Those provisions of the state Constitution that formerly governed legislative redistricting best illustrate that category of constitutional provisions which should be deleted, but replaced by new provisions. Congressional and legislative redistricting are the methods by which states are divided into geographic districts from which voters elect Michigan’s representatives to the United States House of Representatives, state senators and state representatives. The state Constitution is deficient in regard to redistricting in two respects: it neither specifies what official is responsible for redistricting, nor what standards are to govern the process. Less than one year after the state Constitution was adopted, a majority of the apportionment provisions (Article IV, Sections 2 through 6) were rendered unconstitutional by virtue of the United States Supreme Court decision of Reynolds v Sims, 377 US 533 (1964). The essence of Reynolds is that the Equal Protection Clause of the Fourteenth Amendment generally requires that state legislatures be apportioned on the basis of “one person, one vote.”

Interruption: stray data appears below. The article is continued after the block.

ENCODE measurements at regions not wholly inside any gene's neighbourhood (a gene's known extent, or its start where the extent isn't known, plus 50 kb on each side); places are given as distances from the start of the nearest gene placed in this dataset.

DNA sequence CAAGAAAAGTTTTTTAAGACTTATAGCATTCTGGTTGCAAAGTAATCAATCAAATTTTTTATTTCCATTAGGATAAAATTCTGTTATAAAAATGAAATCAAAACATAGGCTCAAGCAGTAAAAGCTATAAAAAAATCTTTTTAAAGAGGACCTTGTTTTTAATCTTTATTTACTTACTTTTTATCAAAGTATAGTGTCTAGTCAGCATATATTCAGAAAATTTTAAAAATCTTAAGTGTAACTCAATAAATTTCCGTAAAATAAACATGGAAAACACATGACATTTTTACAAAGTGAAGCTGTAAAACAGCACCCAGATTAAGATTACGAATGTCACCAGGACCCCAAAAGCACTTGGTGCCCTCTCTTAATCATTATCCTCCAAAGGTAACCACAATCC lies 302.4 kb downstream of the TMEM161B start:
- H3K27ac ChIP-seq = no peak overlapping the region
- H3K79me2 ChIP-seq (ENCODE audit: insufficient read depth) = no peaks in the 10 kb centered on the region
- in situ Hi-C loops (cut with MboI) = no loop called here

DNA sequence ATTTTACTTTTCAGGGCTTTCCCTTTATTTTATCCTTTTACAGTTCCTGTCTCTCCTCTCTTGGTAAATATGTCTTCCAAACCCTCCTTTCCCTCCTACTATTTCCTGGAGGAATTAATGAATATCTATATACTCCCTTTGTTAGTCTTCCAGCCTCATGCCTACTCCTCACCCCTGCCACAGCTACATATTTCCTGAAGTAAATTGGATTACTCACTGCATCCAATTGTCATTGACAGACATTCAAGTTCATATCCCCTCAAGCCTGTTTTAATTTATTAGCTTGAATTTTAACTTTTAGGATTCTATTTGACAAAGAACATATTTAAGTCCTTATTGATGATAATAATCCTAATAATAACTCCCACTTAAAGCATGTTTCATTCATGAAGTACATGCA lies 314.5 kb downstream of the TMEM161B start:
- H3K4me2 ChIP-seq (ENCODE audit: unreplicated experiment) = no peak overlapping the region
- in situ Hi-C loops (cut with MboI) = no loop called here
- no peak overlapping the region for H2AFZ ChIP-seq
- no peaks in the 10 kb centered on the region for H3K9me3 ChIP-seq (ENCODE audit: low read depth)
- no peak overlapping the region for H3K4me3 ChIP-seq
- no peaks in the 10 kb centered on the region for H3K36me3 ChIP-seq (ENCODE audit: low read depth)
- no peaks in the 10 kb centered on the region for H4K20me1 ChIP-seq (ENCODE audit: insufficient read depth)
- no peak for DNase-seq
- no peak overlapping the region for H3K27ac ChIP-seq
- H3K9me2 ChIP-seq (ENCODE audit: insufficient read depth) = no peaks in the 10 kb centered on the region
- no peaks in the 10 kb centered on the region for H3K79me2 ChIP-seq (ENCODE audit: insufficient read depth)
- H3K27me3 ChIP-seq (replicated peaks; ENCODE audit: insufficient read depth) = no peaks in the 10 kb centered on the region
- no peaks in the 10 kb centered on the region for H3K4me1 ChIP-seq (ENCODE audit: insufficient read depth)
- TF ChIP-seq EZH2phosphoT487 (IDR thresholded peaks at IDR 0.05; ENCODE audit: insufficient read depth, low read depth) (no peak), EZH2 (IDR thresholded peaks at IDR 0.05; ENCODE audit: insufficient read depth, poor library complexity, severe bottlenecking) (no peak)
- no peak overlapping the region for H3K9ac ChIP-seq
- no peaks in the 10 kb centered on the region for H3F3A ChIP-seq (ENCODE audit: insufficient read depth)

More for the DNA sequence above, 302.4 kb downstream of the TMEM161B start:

There the matter has stood for over 50 years because neither the legislature, nor the voters of Michigan, through the power to propose constitutional amendments, have chosen to address the issue. It is noteworthy that each of the four Michigan Constitutions adopted since 1835 has contained specific legislative apportionment provisions. This fact suggests voters have deemed it unwise to leave the matter to the discretion of any branch of state government, including the judiciary, which by default has conducted the reapportionment process in Michigan for 40 years (after the 1970, 1980, 1990, and 2000 census). The 2010 redistricting process was carried out under statutory guidelines that conformed to judicial standards. Given the historical preference of Michigan voters, and due to the fundamental importance of legislative apportionment, state constitutional provisions specifying what official should bear responsibility for the process and what standards should govern that process would seem a prudent recourse.